8.   Profitable agriculture is the foundation stone which kick starts the whole rural economy. For sub-Saharan Africa and many of the least developed countries, agriculture and the economy are synonymous. Investing in agriculture can play a transformative role in improving incomes and economic wellbeing at both the household and national level. For the vast majority of people, increasing household income means increasing the amount of money that can be made through agriculture. As the APPG has previously argued, improving agricultural performance and linking farmers to markets is the most powerful tool to end global poverty and hunger and boost shared prosperity. As the World Bank 2008 Development Report demonstrated, agricultural development is an essentially pro-poor source of economic growth – about 2 to 4 times more effective in raising incomes among the poorest than growth in other sectors. Agricultural growth reduces poverty both directly, by increasing farm incomes, and indirectly through its positive impact on all other sectors of the economy. Interventions that help small-scale farmers to move from low-productivity farming to profitable small businesses will boost economic self-sufficiency and resilience and help to create a profitable, sustainable and inclusive rural sector in sub-Saharan Africa.
9   Investment in smallholders is highly cost effective and enables them to spend more of their incomes on health and education. Support for smallholders can also boost nutrition by providing better quality and more diversified food. Smallholder farmers are therefore central agents in addressing food and nutrition security at the national and household level. There are benefits for women’s empowerment too as support for smallholder agriculture can boost the economic and social status of women.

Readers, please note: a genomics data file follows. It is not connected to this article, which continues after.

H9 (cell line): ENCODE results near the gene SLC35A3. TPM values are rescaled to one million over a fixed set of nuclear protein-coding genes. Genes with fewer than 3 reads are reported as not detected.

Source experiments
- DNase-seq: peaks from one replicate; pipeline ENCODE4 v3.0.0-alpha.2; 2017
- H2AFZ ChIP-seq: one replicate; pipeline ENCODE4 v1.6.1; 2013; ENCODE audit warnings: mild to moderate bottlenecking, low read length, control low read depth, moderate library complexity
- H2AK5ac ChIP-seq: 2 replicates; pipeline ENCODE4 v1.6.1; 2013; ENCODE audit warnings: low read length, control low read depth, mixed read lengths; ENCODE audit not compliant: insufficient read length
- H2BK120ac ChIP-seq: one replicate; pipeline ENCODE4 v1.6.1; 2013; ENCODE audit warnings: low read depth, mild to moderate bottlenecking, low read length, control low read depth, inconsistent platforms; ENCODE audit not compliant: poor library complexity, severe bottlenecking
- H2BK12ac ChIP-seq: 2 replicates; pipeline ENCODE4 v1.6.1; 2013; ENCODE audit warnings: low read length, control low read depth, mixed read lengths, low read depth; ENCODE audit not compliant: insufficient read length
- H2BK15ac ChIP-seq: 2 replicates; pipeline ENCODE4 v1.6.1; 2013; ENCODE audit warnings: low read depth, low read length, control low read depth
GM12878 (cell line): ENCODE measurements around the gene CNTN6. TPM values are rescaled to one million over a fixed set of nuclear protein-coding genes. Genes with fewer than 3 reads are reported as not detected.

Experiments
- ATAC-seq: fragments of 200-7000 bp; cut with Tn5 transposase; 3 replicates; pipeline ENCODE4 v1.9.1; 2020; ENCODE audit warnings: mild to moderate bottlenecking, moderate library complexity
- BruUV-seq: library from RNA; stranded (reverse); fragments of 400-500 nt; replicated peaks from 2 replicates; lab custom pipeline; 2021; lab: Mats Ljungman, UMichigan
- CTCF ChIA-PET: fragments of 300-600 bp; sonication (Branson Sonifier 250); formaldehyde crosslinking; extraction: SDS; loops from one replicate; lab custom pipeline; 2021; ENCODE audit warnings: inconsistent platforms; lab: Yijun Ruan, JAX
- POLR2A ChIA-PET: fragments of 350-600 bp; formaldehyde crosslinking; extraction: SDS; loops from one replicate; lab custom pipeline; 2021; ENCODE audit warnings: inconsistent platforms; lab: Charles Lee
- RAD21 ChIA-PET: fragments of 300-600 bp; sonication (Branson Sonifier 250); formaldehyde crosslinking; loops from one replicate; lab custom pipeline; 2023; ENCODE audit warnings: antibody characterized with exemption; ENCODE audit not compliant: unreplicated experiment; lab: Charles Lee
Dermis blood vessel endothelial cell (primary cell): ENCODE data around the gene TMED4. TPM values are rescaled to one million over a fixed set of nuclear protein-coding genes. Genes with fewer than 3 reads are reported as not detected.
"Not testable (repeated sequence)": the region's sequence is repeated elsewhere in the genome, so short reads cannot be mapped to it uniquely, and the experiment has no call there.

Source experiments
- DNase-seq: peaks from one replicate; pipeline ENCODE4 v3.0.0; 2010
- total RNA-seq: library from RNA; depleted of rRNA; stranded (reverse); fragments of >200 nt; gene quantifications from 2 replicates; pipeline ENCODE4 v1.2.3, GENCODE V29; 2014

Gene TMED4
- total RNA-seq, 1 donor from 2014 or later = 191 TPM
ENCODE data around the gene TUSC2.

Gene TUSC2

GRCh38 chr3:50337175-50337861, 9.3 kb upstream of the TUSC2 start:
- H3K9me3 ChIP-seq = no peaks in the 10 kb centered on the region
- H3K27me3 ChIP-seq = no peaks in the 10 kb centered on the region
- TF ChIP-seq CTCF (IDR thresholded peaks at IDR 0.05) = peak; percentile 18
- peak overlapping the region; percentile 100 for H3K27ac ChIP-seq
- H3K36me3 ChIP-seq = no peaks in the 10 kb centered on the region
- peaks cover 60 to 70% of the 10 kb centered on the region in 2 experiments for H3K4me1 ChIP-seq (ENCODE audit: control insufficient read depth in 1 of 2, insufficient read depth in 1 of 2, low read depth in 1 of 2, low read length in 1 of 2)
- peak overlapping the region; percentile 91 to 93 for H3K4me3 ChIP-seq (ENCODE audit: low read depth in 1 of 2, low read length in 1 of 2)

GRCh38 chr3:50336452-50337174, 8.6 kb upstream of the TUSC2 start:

10   However, it is important to recognise that not all smallholders are the same. The UN Food and Agriculture Organisation (2014), for example, has defined broad categories of farming activities based on their relation to markets and their capacity to innovate, as follows:

  1. Subsistence or near-subsistence smallholders who produce essentially for own consumption and with little or no capacity to generate surplus production for a market.
  2. Small farms that are either already market-oriented and commercial, generating surplus production for a market (local, national or international); or have the potential to become market-oriented and commercial and generate production for a market, given the right incentives and access to markets for their production.
  3. Large farms which, although managed by a family and using mostly family labour, have more of the characteristics of industrial ventures.

Category (3) is likely to be dominant in several high-income countries, but can also be found in low- and middle-income countries. Categories (1) and (2) are likely to be present in the majority of low- and middle-income countries. Whilst all categories are important, category (1) is more about addressing poverty issues through social safety nets and category (3) is more about facilitating investment through private capital. The APPG would like to emphasise that the following recommendations in terms of implementation and the role of DFID refer in large part to category (2) in order to meet the SDGs.

Implementing a Goal on Food Security and Nutrition